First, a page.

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JK: Why 3m are at risk of inadequate nutrition

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By Fariji Msonsa

Posted  Thursday, May 16   2013 at  22:52

In Summary

  • Tanzania has three million malnourished children, he said, mainly because of poor eating habits and lack of knowledge of the kind of food children need. Ironically, most of the children live in rural areas where there is ample food.
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Dar es Salaam. Education is the key to reducing malnutrition in children under five, President Jakaya Kikwete said yesterday as he launched a national campaign to promote a balanced diet.

Tanzania has three million malnourished children, he said, mainly because of poor eating habits and lack of knowledge of the kind of food children need. Ironically, most of the children live in rural areas where there is ample food.

The campaign named “Good Nutrition is the Foundation of the Country Economic Development: Play Your Part”, will be driven by a campaign that also aims at encouraging firms in the food business to add vitamins and other nutrients to their products.

Said the President: “Lack of awareness on nutrition at the family level, accompanied by poor beliefs, is a problem because people have food but they do not know how to plan their meals. Education is the most important thing they need, especially in rural areas where they have access to a wide variety of foods compared to urban dwellers--who have to purchase food.”

Experts who spoke with The Citizen this week also cited inadequate breastfeeding, poor medical facilities and poverty as other factors that contribute to malnutrition.

The launch of the campaign yesterday comes amidst rising concerns by both the government and nutrition experts about the rising levels of the condition.

The national nutrition coordinator at World Vision, Ms Debora Niyeha, said this week that about half of Tanzania’s workforce will suffer a mental crisis in the next 20 years due to stunting that affects the body and brain.

According to the ministry of Health and Social Welfare, Tanzania spends Sh1.16 trillion every year treating malnutrition-related illnesses affecting children under five. That amount goes to treating malnutrition-related diseases such as diarrhoea and malaria and is equivalent to 2.6 per cent of the Gross Domestic Product.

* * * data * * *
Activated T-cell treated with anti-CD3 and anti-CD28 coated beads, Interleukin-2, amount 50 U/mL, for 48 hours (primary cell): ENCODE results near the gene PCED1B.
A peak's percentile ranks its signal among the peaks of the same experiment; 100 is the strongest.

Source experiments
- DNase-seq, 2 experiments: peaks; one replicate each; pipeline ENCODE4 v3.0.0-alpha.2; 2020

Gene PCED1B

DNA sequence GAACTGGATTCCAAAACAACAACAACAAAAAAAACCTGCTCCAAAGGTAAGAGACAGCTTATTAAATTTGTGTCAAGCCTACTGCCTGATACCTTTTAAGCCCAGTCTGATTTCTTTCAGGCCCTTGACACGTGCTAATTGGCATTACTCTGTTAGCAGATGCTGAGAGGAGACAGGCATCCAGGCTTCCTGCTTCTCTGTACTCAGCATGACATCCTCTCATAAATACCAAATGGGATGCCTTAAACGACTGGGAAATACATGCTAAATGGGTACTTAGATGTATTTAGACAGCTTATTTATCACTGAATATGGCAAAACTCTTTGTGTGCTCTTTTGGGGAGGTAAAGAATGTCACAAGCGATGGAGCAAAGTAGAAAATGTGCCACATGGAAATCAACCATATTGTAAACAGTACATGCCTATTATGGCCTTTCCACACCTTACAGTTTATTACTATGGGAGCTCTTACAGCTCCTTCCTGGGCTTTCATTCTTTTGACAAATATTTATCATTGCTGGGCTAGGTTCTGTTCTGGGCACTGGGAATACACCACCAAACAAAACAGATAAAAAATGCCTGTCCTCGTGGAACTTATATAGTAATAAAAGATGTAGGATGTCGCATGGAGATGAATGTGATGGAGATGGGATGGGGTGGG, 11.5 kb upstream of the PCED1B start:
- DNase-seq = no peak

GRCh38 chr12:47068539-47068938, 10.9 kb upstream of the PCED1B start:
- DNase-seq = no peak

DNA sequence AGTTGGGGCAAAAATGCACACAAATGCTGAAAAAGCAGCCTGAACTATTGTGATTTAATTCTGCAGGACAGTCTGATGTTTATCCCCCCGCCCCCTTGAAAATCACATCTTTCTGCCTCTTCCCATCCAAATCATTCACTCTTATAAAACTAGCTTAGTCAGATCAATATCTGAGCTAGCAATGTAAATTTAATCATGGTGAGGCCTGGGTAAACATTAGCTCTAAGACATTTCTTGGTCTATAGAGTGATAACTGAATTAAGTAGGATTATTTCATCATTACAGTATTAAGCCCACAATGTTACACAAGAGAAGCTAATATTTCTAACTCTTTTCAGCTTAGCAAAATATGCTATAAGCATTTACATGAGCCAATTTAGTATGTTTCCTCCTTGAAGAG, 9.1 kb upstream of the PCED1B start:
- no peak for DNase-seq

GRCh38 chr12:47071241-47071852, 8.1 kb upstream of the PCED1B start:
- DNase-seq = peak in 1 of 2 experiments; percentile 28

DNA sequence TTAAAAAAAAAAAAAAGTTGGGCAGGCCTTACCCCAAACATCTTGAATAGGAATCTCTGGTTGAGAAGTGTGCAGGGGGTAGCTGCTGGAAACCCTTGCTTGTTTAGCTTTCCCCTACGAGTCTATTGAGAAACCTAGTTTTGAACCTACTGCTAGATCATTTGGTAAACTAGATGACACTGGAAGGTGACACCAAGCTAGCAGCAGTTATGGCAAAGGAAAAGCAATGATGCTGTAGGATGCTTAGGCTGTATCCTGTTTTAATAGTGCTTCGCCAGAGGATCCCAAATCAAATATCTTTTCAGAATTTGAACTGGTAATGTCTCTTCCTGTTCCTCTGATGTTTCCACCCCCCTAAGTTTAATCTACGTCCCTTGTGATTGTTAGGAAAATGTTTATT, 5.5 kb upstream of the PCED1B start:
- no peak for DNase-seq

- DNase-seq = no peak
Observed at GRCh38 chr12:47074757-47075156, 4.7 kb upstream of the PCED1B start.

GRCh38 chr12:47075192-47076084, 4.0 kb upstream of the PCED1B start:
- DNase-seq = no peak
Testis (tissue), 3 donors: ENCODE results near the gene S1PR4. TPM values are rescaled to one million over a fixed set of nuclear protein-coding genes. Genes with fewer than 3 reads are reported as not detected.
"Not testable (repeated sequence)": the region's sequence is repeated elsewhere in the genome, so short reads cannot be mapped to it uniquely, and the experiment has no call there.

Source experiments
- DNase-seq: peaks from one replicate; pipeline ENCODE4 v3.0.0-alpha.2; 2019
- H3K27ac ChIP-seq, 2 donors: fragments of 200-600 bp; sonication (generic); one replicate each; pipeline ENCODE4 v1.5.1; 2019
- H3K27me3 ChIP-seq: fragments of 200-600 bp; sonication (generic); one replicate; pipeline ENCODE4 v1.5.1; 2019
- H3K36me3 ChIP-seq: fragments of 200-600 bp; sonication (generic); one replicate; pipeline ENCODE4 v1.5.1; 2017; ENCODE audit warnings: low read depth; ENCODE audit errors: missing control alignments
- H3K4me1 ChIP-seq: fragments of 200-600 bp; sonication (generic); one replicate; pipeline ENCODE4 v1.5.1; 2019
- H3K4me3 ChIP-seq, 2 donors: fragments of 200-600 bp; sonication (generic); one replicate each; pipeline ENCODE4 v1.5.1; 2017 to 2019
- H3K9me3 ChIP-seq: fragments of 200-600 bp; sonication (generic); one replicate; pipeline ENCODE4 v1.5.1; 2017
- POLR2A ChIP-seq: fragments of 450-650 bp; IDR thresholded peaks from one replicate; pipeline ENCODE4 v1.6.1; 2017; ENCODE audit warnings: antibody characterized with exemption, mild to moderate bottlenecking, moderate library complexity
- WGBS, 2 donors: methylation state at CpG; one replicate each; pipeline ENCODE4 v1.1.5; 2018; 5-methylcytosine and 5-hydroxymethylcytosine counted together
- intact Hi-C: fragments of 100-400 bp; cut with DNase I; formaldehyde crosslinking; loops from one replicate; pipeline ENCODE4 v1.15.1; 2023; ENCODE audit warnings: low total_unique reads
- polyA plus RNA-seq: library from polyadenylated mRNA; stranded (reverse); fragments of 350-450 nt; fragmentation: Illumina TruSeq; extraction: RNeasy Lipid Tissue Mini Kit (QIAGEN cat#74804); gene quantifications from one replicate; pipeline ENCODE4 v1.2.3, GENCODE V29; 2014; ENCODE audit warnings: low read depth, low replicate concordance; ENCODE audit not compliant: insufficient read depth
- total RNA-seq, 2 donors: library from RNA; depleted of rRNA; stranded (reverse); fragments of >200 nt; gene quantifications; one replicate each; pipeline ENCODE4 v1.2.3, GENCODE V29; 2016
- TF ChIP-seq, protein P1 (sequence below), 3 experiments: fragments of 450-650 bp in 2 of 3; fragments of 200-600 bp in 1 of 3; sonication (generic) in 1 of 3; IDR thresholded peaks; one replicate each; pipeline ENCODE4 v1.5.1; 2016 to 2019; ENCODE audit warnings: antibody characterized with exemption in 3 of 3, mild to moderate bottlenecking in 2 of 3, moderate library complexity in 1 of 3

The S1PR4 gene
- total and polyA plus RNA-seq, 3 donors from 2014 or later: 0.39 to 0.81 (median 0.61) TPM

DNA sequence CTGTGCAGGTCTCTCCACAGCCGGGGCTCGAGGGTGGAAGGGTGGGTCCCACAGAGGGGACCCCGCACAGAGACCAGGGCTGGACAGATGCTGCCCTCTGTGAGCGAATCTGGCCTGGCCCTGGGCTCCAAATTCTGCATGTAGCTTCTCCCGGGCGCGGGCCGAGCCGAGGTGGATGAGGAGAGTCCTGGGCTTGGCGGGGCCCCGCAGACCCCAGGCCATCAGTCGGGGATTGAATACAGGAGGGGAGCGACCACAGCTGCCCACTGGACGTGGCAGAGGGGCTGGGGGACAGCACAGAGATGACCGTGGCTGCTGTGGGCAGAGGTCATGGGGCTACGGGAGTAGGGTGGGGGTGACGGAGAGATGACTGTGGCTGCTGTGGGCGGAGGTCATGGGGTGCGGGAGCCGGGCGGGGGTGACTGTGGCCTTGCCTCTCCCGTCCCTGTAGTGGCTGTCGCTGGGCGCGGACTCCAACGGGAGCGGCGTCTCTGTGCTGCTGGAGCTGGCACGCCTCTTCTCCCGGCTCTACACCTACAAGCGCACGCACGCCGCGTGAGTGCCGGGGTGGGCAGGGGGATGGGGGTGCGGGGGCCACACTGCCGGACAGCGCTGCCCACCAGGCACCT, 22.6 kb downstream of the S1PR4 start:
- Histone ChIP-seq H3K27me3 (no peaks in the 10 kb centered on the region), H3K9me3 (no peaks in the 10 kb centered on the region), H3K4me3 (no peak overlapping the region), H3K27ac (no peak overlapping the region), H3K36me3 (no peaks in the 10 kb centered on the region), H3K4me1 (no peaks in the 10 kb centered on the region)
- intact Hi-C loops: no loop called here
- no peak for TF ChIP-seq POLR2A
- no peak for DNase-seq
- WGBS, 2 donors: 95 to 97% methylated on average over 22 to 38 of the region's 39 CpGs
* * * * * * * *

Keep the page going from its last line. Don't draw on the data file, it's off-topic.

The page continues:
This expenditure is higher than the annual budget of the ministry of Health and Social Welfare for the 2013/14 financial year, standing at Sh753.8 billion.

Mr Kikwete said that whereas malnutrition is a global problem, developing countries such as Tanzania are most afflicted because of unsuitable eating habits and inadequate nutritious food. The outcomes are seen more in children because they get affected even before they are born if their mothers are also under-nourished.

The Deputy Minister for Health and Social Welfare, Dr Seif Rashid, said poor nutrition in pregnant mothers is a prime source of disability in children. About half of stunted children are at risk of death because their immunity is so compromised that they cannot fight disease. Stunted children are also prone to non-communicable diseases such as diabetes and heart disease.

Said Dr Rashid: “Since the effect of poor nutrition in expectant mothers can be transmitted to unborn babies, malnutrition has been one of the causes of disabilities in children. About 42 per cent of children under five are stunted to the extent that half of them may die before they can begin to grow.”

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